Tiny aluminum soda pop tabs may seem insignificant, but not to Georgia 4-H’ers. Over the past ten years, the youths have collected enough pop tabs to donate $63,248 to Ronald McDonald Houses Charities in Georgia and Tennessee.The houses serve as homes-away-from-home for families of hospitalized children at little to no cost. Georgia 4-H’ers began collecting aluminum soda can tabs in 2002 when the 4-H District Junior Board of Directors voted to collect the tabs as a fundraiser for the Ronald McDonald House of Central Georgia. Since that time, the fundraiser has supported houses in Atlanta, Augusta, Columbus, Macon and Savannah, Ga., as well as houses in Chattanooga and Knoxville, Tn.Since the project’s first year, Georgia 4-H’ers have collected more than 115,000 pounds of pop tabs from soda cans, cat food cans and other containers.The pop tabs fundraiser is part of the annual Georgia 4-H Junior Conference, an annual event designed in part to teach seventh and eighth grade 4-H’ers generosity through service projects. The conference was held Nov. 5-6 at Rock Eagle 4-H Center in Eatonton, Ga. In addition to the pop tab project, the 4-H’ers wrote 111 letters to veterans in Georgia’s veteran hospitals, designed 228 anti-bullying posters for Georgia schools, sewed 45 pillow cases for cancer patients, made 100 journals for residents at a domestic abuse shelter, created 66 terrariums for nursing homes and painted 150 flower pots for shut-ins.The public can participate in the pop tab collection project by taking tabs to their local University of Georgia Cooperative Extension office. To contact your local office, call 1-800-ASK-UGA1.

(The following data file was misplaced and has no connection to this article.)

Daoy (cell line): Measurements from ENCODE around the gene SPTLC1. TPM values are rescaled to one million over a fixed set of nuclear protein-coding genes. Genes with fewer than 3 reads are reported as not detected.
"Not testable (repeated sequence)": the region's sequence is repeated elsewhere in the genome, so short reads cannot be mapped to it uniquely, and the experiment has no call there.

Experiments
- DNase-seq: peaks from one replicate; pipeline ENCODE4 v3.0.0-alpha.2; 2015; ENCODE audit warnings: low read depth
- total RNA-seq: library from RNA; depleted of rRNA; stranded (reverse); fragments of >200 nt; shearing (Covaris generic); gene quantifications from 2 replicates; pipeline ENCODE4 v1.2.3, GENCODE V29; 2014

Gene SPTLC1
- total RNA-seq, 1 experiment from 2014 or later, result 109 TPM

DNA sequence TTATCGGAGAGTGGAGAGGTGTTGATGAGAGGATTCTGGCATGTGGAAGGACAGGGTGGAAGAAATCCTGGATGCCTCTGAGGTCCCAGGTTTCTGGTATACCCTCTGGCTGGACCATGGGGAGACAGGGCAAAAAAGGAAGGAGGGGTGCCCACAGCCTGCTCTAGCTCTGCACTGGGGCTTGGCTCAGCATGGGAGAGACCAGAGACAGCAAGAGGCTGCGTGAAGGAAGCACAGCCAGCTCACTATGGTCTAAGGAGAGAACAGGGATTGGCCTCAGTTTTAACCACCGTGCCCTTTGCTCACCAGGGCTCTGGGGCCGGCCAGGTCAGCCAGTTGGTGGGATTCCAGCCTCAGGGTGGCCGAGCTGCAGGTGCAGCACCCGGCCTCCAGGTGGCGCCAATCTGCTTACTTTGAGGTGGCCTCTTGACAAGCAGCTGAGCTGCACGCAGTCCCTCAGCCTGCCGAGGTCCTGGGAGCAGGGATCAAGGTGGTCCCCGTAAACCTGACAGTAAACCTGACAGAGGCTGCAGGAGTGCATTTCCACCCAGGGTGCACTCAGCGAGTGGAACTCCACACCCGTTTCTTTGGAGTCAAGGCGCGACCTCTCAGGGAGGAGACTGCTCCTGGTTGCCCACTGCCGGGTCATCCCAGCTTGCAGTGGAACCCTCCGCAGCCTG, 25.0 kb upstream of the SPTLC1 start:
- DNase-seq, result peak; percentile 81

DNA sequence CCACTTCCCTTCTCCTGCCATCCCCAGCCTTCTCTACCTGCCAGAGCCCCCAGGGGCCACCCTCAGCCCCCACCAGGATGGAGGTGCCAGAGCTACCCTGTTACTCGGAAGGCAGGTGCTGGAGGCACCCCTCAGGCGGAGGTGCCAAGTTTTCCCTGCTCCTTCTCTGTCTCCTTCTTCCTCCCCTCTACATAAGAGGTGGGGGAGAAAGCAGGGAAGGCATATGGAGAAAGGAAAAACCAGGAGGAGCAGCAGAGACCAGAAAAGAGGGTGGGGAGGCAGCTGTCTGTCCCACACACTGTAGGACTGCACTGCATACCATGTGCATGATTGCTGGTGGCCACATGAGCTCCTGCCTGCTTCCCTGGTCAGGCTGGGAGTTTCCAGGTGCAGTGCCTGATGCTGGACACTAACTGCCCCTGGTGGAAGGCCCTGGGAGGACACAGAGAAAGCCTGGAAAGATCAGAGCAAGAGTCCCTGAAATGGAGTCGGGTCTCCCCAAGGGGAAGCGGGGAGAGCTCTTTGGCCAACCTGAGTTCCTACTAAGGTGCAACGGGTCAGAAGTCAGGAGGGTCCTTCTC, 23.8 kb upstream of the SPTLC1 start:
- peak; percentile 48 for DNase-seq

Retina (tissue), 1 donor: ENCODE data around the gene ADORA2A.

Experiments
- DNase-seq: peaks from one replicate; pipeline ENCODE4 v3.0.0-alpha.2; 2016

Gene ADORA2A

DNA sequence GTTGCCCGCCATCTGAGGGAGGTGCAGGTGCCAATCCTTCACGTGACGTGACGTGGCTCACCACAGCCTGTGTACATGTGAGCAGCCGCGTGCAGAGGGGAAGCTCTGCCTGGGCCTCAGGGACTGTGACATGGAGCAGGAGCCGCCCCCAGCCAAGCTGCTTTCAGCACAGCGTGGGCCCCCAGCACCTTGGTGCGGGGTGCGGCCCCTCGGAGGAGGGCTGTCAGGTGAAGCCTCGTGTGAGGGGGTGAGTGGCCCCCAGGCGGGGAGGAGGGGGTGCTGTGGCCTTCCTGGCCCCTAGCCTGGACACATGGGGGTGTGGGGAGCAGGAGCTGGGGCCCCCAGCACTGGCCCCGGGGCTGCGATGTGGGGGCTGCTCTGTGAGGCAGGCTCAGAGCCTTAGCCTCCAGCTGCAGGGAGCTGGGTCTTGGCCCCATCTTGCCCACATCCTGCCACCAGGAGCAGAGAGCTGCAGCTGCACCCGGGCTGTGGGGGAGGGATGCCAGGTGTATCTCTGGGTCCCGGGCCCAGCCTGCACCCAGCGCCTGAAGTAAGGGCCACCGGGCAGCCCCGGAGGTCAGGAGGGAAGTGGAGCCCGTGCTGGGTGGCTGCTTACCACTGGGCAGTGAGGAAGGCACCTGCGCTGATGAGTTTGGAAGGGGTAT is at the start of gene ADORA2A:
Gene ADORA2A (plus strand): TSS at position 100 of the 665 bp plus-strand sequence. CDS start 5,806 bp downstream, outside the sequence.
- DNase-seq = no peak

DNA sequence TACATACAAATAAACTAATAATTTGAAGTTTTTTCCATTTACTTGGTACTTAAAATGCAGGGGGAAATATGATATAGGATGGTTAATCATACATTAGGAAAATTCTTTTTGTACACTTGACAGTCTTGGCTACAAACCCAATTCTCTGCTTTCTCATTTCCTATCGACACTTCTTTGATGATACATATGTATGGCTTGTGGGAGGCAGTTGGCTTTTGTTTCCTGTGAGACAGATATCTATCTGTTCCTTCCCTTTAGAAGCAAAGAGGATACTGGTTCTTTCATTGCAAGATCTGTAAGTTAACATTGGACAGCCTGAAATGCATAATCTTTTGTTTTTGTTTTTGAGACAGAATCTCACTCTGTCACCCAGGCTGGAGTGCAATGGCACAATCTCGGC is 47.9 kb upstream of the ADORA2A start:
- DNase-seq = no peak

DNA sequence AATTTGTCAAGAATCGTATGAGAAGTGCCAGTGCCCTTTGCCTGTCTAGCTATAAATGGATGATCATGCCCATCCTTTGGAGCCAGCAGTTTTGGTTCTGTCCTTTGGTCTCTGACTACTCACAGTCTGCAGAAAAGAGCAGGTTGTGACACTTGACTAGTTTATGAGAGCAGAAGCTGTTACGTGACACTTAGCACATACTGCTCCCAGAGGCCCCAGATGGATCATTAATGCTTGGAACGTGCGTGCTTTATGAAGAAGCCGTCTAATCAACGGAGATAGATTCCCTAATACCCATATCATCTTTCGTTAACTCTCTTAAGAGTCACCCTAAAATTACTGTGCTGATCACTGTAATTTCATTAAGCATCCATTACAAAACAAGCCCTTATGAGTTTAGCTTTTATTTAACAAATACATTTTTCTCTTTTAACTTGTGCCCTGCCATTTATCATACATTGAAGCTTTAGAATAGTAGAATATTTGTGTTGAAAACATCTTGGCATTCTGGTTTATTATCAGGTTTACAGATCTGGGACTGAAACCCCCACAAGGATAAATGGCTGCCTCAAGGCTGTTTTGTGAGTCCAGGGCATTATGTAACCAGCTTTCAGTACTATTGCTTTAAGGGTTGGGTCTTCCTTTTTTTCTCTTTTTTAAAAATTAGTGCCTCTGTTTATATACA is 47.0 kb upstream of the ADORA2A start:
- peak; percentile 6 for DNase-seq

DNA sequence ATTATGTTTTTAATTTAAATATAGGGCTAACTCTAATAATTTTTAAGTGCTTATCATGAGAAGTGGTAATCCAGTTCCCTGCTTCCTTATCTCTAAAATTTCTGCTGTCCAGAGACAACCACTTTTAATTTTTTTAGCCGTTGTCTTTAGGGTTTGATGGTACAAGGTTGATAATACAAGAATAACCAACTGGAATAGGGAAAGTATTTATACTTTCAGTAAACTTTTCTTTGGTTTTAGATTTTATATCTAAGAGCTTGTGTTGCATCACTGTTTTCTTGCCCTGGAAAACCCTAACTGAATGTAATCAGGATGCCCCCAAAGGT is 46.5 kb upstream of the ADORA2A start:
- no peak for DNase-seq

Texas Coal Plant at Risk of Shutdown Has Lost Half Its Appraised Value FacebookTwitterLinkedInEmailPrint分享Goliad (Texas) Advance Guard:The merger announcement Oct. 30 between Coleto Creek Power Plant owner Dynegy and the Vistra company has raised questions about the future of the plant.Fears that it might be sold, closed – or both – stem from Vistra’s history of closing its coal-powered power plants.Seventeen days before the two companies announced their intention to merge, Vistra announced it was closing three of its coal-powered plants – in Austin, Houston and East Texas.Vistra CEO Curt Morgan reportedly blamed the decision on wholesale power prices, an oversupply of renewable generation and low natural gas prices.Analysts note the difficulty in today’s wind-farm and solar-panel environment for any coal-powered plant to see a profit.Earlier this year, in a research analysis entitled “The Beginning of the End,” The Institute for Energy Economics and Financial Analysis (IEEFA) noted that “Fundamental changes in the Texas electricity market are putting coal-fired power plants under increasing economic and financial stress, including:Natural gas becoming competitive because of its price collapse.Increased competition from wind- and solar-generating facilities.New public and environmental regulations.“These circumstances,” the report says, “have combined to undermine the profitability of the companies and public power utilities and power agencies which own coal-fired power plants.”The Coleto Creek plant is among seven coal-fired plants in Texas the IEEFA lists as “at risk.”Miller notes that since 2007, “we have seen a general decline in the value of the power plant.”In 2006, the appraised value was $290,468,000. In 2018, the value is $155,000,000 – a drop of 47 percent.Should the plant close, Miller says, the immediate effect would be a loss of $3.4 million to that tax base.Broken down, the loss to the county would be $1.2 million, and to Goliad Independent School District, $1.9 million.“The loss of the plant would have serious repercussions for the community as a whole,” Miller says. “Some serious choices would have to be made. Many don’t realize that Coleto Creek is an integral part of the community.”Nothing immediate is expected because the planned merger is not expected to be finalized until spring, if then.More: No change to power plant status until spring